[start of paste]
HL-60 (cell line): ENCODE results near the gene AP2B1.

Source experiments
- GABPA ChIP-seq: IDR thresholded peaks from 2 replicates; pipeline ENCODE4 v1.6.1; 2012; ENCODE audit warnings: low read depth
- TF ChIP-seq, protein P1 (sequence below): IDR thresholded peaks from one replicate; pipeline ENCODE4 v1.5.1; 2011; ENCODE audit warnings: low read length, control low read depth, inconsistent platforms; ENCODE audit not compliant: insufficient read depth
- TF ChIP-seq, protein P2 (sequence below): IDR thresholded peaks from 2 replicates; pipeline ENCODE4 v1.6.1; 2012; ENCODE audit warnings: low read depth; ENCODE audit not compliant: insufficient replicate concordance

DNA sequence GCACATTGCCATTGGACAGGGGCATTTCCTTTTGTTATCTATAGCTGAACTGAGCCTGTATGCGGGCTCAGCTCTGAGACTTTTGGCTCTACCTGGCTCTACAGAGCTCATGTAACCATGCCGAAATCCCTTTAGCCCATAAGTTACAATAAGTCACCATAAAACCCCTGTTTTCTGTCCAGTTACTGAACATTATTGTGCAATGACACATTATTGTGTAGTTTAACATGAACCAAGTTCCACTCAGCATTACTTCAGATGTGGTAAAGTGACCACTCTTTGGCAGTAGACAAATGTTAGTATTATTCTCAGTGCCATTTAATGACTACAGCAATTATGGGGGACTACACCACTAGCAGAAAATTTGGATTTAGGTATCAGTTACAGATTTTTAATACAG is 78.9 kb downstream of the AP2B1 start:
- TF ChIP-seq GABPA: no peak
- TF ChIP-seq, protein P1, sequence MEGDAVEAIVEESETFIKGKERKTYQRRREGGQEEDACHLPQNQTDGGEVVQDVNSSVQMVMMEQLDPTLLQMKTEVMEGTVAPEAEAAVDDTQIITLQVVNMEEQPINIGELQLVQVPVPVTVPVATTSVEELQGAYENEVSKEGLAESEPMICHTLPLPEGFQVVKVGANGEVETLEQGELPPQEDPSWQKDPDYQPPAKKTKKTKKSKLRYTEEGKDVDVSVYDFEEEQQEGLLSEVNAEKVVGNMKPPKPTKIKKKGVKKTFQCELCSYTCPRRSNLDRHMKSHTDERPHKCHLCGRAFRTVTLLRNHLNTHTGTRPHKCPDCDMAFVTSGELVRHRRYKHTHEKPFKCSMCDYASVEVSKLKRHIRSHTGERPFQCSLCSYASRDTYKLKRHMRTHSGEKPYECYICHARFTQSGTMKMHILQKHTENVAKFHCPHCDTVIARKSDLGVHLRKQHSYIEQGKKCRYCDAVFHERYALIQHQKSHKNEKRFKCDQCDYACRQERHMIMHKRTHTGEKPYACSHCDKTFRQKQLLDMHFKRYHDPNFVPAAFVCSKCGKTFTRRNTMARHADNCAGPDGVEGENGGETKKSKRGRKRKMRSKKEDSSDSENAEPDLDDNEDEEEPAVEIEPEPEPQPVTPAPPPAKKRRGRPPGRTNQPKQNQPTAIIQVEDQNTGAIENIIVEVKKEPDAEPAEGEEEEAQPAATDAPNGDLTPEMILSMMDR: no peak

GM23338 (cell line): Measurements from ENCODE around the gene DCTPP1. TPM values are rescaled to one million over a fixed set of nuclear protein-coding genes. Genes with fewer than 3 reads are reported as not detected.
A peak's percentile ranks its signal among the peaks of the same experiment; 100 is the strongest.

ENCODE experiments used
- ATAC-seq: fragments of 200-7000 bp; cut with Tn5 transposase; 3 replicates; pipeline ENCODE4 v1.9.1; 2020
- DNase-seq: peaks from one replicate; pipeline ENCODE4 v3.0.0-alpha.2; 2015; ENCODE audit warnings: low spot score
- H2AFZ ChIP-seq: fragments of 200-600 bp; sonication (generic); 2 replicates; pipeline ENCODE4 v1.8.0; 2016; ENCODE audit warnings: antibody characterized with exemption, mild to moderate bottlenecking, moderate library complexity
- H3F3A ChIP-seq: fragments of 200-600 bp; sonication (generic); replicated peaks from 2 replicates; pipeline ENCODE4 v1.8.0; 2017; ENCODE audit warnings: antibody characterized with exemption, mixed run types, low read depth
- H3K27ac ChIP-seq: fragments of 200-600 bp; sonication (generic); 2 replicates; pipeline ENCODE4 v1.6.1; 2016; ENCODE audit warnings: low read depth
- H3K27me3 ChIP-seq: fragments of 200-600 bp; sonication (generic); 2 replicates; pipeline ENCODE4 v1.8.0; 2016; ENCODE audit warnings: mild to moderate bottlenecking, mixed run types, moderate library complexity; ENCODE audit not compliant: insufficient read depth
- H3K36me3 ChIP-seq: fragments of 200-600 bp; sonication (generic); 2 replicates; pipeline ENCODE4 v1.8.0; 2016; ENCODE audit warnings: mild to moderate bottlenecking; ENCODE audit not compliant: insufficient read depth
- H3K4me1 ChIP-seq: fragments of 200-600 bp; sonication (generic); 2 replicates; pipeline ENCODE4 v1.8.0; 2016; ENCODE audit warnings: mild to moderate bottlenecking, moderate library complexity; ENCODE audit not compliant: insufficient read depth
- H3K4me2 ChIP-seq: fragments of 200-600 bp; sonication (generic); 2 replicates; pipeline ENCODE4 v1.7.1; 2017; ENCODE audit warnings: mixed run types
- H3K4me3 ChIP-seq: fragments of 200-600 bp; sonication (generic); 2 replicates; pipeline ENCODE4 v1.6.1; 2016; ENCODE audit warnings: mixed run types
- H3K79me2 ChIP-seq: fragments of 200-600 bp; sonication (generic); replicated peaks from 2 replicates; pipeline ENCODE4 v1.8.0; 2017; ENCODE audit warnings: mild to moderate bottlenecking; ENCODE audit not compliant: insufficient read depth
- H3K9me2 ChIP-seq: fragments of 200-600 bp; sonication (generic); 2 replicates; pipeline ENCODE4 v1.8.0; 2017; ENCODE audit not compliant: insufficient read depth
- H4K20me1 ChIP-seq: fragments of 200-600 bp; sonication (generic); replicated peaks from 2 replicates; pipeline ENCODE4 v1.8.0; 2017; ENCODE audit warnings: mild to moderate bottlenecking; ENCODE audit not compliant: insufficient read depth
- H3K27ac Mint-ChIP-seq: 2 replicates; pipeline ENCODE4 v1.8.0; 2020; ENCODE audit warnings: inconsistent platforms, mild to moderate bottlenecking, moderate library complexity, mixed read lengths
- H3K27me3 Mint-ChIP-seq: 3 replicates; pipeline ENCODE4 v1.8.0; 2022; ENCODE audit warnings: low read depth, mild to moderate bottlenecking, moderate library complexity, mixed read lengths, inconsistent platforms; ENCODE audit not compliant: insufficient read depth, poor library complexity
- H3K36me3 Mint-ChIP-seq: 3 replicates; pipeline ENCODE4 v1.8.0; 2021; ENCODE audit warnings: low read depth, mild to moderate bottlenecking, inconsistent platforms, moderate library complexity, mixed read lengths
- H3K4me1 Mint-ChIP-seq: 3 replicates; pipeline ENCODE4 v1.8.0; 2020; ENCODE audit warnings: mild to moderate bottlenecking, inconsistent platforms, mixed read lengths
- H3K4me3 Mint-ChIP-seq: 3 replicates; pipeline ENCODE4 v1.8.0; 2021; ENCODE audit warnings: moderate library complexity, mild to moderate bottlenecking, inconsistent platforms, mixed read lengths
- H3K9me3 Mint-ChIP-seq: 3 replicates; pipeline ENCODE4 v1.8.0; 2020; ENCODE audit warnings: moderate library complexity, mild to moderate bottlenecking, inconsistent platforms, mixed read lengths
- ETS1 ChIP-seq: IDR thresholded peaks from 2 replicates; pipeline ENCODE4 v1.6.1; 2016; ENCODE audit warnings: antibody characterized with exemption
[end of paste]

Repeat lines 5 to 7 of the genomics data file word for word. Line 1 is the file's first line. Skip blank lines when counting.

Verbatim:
- TF ChIP-seq, protein P2 (sequence below): IDR thresholded peaks from 2 replicates; pipeline ENCODE4 v1.6.1; 2012; ENCODE audit warnings: low read depth; ENCODE audit not compliant: insufficient replicate concordance

DNA sequence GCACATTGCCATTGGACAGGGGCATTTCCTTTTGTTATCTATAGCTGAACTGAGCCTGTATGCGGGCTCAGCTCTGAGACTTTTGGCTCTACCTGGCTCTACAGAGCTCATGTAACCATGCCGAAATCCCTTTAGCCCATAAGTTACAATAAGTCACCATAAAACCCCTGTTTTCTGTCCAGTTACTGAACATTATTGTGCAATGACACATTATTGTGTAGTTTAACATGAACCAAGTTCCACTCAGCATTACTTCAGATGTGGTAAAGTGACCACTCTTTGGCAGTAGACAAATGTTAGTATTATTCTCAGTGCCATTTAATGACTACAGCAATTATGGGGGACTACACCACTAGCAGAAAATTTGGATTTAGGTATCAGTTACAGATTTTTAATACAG is 78.9 kb downstream of the AP2B1 start:
- TF ChIP-seq GABPA: no peak